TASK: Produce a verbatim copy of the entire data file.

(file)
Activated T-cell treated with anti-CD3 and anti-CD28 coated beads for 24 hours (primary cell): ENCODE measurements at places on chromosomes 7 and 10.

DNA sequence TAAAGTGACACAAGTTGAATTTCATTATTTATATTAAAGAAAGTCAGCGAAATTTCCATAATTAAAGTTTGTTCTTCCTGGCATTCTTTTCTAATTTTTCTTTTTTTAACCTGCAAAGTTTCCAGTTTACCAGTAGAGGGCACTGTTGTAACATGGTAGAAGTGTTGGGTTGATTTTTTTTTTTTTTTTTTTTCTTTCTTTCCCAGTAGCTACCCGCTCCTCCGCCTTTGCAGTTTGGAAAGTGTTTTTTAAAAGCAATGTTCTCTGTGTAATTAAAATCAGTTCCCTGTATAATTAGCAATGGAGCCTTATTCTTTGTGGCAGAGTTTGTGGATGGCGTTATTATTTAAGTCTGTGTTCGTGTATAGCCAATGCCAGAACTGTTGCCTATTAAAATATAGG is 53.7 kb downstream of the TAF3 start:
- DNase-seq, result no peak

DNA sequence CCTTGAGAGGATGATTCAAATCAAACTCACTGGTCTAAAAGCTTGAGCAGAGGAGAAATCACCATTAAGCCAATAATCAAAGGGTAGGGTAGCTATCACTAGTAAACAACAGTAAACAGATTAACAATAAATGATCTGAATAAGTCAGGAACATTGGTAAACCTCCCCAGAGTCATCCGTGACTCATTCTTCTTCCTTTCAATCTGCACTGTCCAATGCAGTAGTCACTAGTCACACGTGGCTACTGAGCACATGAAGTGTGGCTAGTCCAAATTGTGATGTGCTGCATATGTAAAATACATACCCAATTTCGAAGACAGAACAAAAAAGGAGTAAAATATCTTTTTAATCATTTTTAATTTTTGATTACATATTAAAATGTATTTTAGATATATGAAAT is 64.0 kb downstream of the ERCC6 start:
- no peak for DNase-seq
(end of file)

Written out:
Activated T-cell treated with anti-CD3 and anti-CD28 coated beads for 24 hours (primary cell): ENCODE measurements at places on chromosomes 7 and 10.

DNA sequence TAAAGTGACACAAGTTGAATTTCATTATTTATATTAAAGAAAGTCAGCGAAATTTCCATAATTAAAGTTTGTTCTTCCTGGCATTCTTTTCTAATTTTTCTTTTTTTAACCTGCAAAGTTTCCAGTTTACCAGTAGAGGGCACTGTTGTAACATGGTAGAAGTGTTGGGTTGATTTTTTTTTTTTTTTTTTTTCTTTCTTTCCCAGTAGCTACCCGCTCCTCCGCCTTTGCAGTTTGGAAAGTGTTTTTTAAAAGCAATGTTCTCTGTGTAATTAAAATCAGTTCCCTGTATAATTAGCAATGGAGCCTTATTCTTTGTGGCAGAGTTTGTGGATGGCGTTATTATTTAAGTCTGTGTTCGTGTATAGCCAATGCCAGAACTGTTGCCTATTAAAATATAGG is 53.7 kb downstream of the TAF3 start:
- DNase-seq, result no peak

DNA sequence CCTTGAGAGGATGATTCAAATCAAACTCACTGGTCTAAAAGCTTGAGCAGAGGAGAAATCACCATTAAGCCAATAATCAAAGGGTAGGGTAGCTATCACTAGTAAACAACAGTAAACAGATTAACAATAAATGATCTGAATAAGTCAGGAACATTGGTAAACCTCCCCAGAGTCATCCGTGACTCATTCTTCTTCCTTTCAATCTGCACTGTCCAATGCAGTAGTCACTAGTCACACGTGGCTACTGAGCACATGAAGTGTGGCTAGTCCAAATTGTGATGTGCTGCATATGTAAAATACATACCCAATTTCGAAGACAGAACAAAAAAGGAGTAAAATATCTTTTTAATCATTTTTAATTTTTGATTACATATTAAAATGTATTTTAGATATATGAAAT is 64.0 kb downstream of the ERCC6 start:
- no peak for DNase-seq